Among other things, the opinions of a former member of the Zimbabwe Republic Police force. My take on the world in general and one thing in particular - a commentary on the current situation in Zimbabwe. I am not a journalist, nor a political activist, but I am a man with a conscience. Hence, this page is my civic responsibility. The more people that hear about the devastating rule in Zimbabwe and the problems therein, the better!

Wednesday, May 30, 2007

Wednesday, 30th May 2007

Howzit

I installed Google Notebook yesterday evening and was astounded to find that a whole bunch of settings on my blog changed! Fonts in the main posting column have changed, whilst fonts in the sidebar have grown! Even if I uninstall Notebook, nothing I can do will change the settings back. I suspect that this has something to do with Blogger 2 which I am not totally impressed with... {EDIT: Okay, I have managed to sort the grown fonts in the sidebar, but can't seem to get the font in this column to change - so I might just leave it as it really doesn't look that bad! ENDS}

{REDIT: The link to this essay - "Let Africa Sink" - by Kim du Toitwas sen to me by a friend in RSA - cheers CG! - and it took me a while to get to it as I am juggling about a million jobs - ever tried to juggle one handed? - but I am glad that I took my time, as when I read it, instead of rejecting it, it made loads of sense to me. Read it here... ENDS}

Foreign currency exchange mid-rates updated...

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A new report on the Gukurahundi has been released. Taken from the "This Is Zimbabwe" blog the article said: "It is ten years since the original publication of ‘Breaking the Silence: A Report on the Disturbances in Matabeleland and the Midlands’ (by the Catholic Commission for Justice and Peace (CCJP) and the Legal Resources Foundation (LRF)). We are delighted to let you know that the report has been re-published in book form by the South African publishing house Jacana under the title ‘Gukurahundi in Zimbabwe’.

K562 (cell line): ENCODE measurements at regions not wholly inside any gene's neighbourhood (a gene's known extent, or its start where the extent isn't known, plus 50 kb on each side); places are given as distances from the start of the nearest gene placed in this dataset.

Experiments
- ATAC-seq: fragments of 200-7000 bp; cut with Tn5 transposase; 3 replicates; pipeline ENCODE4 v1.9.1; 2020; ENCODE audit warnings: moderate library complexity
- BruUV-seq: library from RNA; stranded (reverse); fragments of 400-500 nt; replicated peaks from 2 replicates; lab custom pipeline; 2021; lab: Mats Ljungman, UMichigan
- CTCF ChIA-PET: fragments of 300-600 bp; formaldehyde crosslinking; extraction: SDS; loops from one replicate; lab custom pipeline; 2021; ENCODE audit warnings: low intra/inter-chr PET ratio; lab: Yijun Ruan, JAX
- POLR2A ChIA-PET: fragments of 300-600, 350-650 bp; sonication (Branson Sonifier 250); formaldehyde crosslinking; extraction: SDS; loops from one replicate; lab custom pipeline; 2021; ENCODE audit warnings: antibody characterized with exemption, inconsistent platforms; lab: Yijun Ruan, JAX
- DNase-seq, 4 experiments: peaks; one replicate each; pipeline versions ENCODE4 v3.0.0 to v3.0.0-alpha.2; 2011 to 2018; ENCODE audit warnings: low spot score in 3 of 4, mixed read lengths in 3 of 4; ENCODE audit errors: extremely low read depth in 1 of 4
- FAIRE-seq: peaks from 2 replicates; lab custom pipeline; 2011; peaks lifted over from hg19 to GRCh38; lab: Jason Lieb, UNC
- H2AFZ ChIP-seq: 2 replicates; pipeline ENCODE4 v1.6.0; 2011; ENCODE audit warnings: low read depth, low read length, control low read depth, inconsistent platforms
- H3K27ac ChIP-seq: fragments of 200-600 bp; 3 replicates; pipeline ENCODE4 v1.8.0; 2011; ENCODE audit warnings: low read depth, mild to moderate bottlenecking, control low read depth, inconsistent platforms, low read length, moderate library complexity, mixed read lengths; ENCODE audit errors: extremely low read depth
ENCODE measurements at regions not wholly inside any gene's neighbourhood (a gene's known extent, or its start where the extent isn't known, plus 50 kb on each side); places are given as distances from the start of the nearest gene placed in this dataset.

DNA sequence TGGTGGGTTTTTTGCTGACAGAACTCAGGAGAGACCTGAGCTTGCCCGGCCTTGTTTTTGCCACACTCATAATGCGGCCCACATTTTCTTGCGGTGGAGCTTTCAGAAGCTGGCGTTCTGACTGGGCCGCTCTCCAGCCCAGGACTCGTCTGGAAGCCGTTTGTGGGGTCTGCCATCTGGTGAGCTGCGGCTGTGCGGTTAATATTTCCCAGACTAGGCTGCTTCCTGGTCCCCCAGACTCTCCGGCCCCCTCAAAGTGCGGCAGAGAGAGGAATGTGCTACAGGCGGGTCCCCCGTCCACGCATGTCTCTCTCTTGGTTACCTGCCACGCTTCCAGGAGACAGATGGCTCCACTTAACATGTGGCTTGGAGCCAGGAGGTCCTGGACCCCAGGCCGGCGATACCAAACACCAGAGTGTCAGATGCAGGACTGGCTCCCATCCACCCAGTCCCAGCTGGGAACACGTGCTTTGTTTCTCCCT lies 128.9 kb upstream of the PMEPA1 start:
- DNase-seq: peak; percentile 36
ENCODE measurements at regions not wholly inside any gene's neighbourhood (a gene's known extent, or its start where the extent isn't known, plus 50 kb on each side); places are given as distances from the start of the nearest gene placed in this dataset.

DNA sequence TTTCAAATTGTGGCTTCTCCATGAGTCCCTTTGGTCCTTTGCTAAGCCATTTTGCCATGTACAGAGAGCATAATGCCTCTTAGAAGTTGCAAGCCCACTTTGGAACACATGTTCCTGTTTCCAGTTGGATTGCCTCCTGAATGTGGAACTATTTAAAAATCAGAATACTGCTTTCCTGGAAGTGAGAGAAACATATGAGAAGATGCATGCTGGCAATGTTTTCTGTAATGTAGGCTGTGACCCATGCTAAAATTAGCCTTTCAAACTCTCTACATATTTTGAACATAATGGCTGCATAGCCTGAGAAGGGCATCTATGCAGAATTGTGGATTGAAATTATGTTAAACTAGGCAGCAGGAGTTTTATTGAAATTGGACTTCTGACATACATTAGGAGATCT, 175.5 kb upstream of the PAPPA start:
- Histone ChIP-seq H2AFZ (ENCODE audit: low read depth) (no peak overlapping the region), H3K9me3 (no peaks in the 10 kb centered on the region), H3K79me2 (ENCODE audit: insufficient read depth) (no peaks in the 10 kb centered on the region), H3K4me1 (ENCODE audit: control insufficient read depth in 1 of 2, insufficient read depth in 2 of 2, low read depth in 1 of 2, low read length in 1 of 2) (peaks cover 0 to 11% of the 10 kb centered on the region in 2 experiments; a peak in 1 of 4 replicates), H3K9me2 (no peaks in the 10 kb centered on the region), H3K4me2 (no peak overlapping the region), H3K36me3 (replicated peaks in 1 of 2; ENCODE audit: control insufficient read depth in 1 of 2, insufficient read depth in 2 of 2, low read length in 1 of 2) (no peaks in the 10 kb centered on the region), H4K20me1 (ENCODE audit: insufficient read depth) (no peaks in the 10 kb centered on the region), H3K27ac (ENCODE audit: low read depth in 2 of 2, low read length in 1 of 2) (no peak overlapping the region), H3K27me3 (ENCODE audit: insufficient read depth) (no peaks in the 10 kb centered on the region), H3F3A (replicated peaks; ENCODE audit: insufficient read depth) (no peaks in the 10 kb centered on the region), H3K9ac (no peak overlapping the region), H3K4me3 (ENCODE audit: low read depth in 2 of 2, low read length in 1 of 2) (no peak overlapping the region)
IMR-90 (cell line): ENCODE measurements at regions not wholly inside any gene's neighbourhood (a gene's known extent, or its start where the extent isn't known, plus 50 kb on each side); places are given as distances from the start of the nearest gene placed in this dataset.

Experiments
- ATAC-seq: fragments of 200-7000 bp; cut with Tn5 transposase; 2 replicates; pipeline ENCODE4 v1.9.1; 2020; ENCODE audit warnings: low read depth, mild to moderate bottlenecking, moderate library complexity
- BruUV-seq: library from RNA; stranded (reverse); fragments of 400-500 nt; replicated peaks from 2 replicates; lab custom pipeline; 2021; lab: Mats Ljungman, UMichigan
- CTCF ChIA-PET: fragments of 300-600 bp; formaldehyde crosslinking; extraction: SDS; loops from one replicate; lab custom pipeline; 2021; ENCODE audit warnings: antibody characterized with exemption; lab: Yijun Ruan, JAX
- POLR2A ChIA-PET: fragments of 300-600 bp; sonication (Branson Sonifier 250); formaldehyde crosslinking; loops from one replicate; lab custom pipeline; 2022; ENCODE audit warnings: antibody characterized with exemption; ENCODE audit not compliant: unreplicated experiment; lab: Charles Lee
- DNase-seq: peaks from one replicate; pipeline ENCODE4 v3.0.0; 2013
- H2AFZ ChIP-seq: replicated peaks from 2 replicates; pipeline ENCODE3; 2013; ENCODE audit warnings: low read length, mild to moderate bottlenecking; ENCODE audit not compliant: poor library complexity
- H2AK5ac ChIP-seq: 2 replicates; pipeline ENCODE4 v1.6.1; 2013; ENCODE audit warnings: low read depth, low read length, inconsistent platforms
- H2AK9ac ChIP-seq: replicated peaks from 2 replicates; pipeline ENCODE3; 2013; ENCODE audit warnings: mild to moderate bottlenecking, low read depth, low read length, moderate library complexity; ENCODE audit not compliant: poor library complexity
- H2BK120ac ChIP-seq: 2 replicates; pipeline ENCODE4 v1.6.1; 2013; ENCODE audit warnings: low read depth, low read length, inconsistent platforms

Gukurahundi is a traditional Shona word, which means ‘the early rain which washes away the chaff before the spring rains.’ It is the word chosen by the Mugabe regime to describe a military operation against a civilian population during the 1980s."

Regular readers will know that I was based in Matabeleland South Province districts during this time and that my book "Without Honour" focuses on my experiences as a policeman at that time...

The report "Breaking the Silence" is available to download here.

"Five Brigade passed first through Tsholotsho, spreading out rapidly through Lupane and Nkayi, and their impact on all these communal areas was shocking. Within the space of six weeks more than 2000 civilians had died, hundreds of homesteads had been burnt and thousands of civilians had been beaten. Most of the dead were killed in public executions involving between one and 12 people at a time."

I am glad that this book has been released as if just a handful of people become aware of the gross atrocities committed on Mugabe's direct orders, perhaps someone in the world will motivate someone else to do something about this man...

"The solution is a military one. Their grievances are unfounded. The verdict of the voters was cast in 1980. They should have accepted defeat then… The situation in Matabeleland is one that requires a change. The people must be reoriented."

I do agree with the comparison drawn between the Gukurahundi and Murambatsvina.